The Anthropology of Christianity: Unity, Diversity, New Directions
Wenner-Gren Symposium #147
March 8-15, 2013
Tivoli Palacio de Seteais
Leslie C. Aiello (Wenner-Gren Foundation, USA)
Andreas Bandak (U. of Copenhagen, Denmark)
John Barker (U. of British Columbia, Canada)
Jon Bialecki (U. of California-San Diego, USA)
Simon Coleman (U. of Toronto, Canada)
Matthew Engelke (London School of Economics, UK)
Annelin Eriksen (U. of Bergen, Norway)
Courtney Handman (Reed College, USA)
Christopher M. Hann (Max Planck Institute for Social Anthropology, Germany)
Naomi Haynes (U. of Edinburgh, UK)
Janet Hoskins (U of Southern California, USA)
Caroline Humphrey (U. of Cambridge, UK)
Webb Keane (U. of Michigan, USA)
Tanya M. Luhrmann (Stanford U., USA)
Ruth Marshall (U. of Toronto, Canada)
Maya M. Mayblin (U. of Edinburgh, UK)
Joel Robbins - organizer (U. of California-San Diego, USA)
Bambi B. Schieffelin (New York U., USA)
Aparecida Vilaca (U. Federal do Rio de Janeiro, Brazil)
This symposium aims to address the question of how an intellectual movement such as the Anthropology of Christianity negotiates the transition from its initial emergence – when the field is wide open and novel insights and arguments appear to be easy to find – to a second stage in which it consolidates its gains while also finding a way to maintain its energy and creativity going forward. Non-existent fifteen years ago, the anthropology of Christianity has rapidly grown into a large and vigorous field of debate. In the last few years, it has also begun to see the emergence of its second generation of contributors, made up mostly of people in the early stages of their careers. These scholars have brought new topics to the fore and have pushed for attention to be paid to branches of the Christian tradition that had been relatively understudied during the first wave. Furthermore, with the maturing of the field has come the growth of conversations between its participants and those from other areas of anthropology. By bringing together representatives of the generation that founded the anthropology of Christianity and younger scholars, by inviting those studying Christian traditions largely ignored during the first wave of work in the field, and by explicitly focusing on conversations with those whose primary research is in other parts of anthropology, this symposium aims both to identify and integrate the most important findings of the field to this point and to develop new approaches and ideas that will allow it to continue to flourish.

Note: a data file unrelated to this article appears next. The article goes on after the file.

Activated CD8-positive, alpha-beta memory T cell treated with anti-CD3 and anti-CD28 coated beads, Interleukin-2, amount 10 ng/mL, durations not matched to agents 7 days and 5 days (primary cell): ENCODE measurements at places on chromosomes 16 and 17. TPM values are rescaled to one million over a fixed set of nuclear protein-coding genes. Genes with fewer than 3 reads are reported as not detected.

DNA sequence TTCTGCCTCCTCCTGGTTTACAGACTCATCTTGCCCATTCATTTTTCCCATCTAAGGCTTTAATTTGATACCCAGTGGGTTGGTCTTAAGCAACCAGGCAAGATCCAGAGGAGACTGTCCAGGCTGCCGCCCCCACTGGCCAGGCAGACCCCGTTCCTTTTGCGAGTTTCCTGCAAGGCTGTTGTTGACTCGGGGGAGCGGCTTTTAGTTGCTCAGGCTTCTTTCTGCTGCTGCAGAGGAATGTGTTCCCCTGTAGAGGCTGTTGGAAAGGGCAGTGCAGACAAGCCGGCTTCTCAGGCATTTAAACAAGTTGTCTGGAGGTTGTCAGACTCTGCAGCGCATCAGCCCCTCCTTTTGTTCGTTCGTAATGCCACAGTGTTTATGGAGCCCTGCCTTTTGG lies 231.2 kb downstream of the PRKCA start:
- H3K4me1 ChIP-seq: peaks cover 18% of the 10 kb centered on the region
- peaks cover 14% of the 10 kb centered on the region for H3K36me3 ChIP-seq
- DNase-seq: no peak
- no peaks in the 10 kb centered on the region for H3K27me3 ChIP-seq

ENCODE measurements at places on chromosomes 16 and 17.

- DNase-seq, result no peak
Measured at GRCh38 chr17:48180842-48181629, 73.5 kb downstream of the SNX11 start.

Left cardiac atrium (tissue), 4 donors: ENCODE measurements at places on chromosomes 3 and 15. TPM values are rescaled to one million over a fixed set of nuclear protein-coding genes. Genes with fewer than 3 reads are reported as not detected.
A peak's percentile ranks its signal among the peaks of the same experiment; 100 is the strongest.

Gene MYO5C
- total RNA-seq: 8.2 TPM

As an intellectual endeavor launched with a high degree of self-consciousness, the anthropology of Christianity has arguably been marked by an unusually high degree of coherence and shared sense of key issues. Questions about the specificity of Christian understandings of transcendence, language, cultural change, religious experience, morality, and individualism have all received sustained attention from anthropologists working in many different parts of the world. The tight integration of the field has been beneficial in many ways, allowing cross-regional conversations to develop more quickly and productively than they often do in contemporary anthropology. One urgent task for the anthropology of Christianity at his stage is to consolidate the most important findings from these early areas of shared concern, and to synthesize these findings into a clear understanding of what is unique about the anthropological understanding of Christianity.
Even as the precocious coherence of the anthropology of Christianity has played a critical role in its rapid success, however, there are reasons to suggest that the moment is ripe for the field to begin to open its conversation up by focusing more on the diversity of Christian traditions, identifying new problems for comparative consideration, and further developing the links between the anthropology of Christianity and other areas of anthropology.